1 medium armoured regiment @ 3 x M4 Sherman
1 cavalry regiment @ 3 stands
1 artillery regiment @ 3-4 x 25pr gun, howitzer
1 field engineer company with 1 stand, 1 bren carrier 
2 ground attack squadrons @ 1 a/craft (probably a Spitfire, as I have no other aircraft)

16 units + 2 air squadrons.

Now, though I have listed multi-stand units, such a TO&E might not be practical for a single table top game of this operation. Rather, each unit might have to be represented by a single stand or vehicle. The one exception there might well be the Indian artillery, split up into 3 or 4 batteries, one with each column.

However, if playing the thing out as the invading columns progress province by province, then the forces for each Indian column may be drawn from 'expanded' TO&E. The Hyderabad forces would have to be divided such as to offer some kind of resistance to each of the four invading columns, yet retaining enough force capable of concentrating upon and defeating at least one of them.

The invading columns each attack one of the four 'Divisions': at Aurangabad, Adilabad, Nalgonda and Gulbarga. The first actions will take place in each of those provinces, depending upon what forces have been allocated to the respective columns, and, from the Hyderabad point of view, which of the four 'fronts'.

Well, that is as far as I have got with this project, but I think I have the beginnings of two very different games depicting the same operation.

To be examined further...

Monday, February 5, 2024

Portable Montereau, February 1814 (3)


Turn Six (and Seven): The Allies seize the initiative:
In doing so, they repulse Marshal Victor's assaults upon Surville and St Martin once and for all. Very little remains of the Line Divisions, or of the Paris Reserve. Now, were Victor alne in this fight, his corps would have routed long ago - and many rule sets would have prescribed precisely that.  In my view, although such a rule in fine for the overall army command, it is 'double jeopardy' for the army's constituent formations.  Victor has just 6 Strength Points remaining.  Very well: what has happened to the other 12? There is your rout. Apart from killed, wounded and captured, thousands of stragglers are milling about the battlefield. A tiny group of brave men remain with the colours, and remain in the fight. That the other formations are still taking it to the enemy is also keeping Victor's command in being.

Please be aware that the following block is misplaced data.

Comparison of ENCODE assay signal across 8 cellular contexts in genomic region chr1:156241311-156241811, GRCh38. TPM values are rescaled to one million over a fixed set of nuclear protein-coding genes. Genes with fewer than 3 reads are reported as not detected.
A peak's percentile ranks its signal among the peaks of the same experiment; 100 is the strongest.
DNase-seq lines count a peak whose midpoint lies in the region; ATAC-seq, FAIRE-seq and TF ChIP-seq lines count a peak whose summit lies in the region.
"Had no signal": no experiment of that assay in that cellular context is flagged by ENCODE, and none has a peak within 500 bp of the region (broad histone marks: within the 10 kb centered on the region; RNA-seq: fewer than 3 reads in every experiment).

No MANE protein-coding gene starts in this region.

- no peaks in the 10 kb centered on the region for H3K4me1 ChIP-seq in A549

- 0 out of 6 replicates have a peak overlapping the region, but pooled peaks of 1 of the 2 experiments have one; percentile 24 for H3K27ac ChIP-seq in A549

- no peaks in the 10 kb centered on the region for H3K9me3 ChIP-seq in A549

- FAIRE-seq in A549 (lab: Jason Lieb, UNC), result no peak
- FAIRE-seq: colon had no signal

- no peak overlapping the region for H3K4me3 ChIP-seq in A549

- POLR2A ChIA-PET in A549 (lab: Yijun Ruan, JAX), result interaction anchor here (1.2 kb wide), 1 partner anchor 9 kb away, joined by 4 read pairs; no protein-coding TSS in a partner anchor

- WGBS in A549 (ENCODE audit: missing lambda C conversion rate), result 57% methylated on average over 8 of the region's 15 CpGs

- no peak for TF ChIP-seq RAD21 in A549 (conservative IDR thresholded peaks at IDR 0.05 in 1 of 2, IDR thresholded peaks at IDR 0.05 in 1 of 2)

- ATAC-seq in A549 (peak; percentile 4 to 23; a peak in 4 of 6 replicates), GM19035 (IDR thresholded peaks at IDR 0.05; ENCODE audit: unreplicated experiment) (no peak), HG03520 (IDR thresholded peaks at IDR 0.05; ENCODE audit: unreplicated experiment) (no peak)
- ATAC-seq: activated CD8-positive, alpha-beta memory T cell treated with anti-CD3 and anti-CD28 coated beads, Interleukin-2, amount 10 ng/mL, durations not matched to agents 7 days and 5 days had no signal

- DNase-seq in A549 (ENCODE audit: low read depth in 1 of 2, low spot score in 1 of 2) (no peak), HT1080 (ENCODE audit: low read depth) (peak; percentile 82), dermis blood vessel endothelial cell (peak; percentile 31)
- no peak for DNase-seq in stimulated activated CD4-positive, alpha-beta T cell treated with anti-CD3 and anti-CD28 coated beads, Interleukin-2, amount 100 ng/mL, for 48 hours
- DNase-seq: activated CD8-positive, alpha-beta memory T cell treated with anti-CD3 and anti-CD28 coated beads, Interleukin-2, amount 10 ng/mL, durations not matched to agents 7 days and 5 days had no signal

Well, that's my rationale, anyhow. 

But fortunes elsewhere on the battlefield are at best mixed. Kirsch's Austrians and the Wurttemberg Light Infantry are pushing Milhaud's tired cavalry back towards Luat, but a cavalry battle raging close by Surville is holding up the river crossing by Bianchi's Corps.

What happened to the Bavarian breakout? Somehow their fate escaped the attention of the battlefield artist. Although driving off Pajol's hussars, they drew the attention of the powerful brigades of the National Guard. Heavily outmatched, the Bavarians did not long survive the encounter. The victorious National Guard continued marching on towards Villerton.

In the meantime, the long column of Bianchi's I Corps remained held up along the road, unable to move until the Surville garrison clear the streets of the town.

The dragoons reinforcing Pajol's chasseurs, the long drawn out running battle with Walsleben's cavalry came to a sudden end with the latter's collapse. Suddenly Kirsch's artillery line was threatened from a flank... 

... and it was now that the portentous dark cloud began to blanket the fields to the north: the Emperor napoleon, and the Imperial Guard. Exelmans's light horse and Delort's heavies, led by Nansouty (wearing a chasseur uniform in this day), advanced across the fields, whilst Friant's Old guard took the road through Forges to Luat.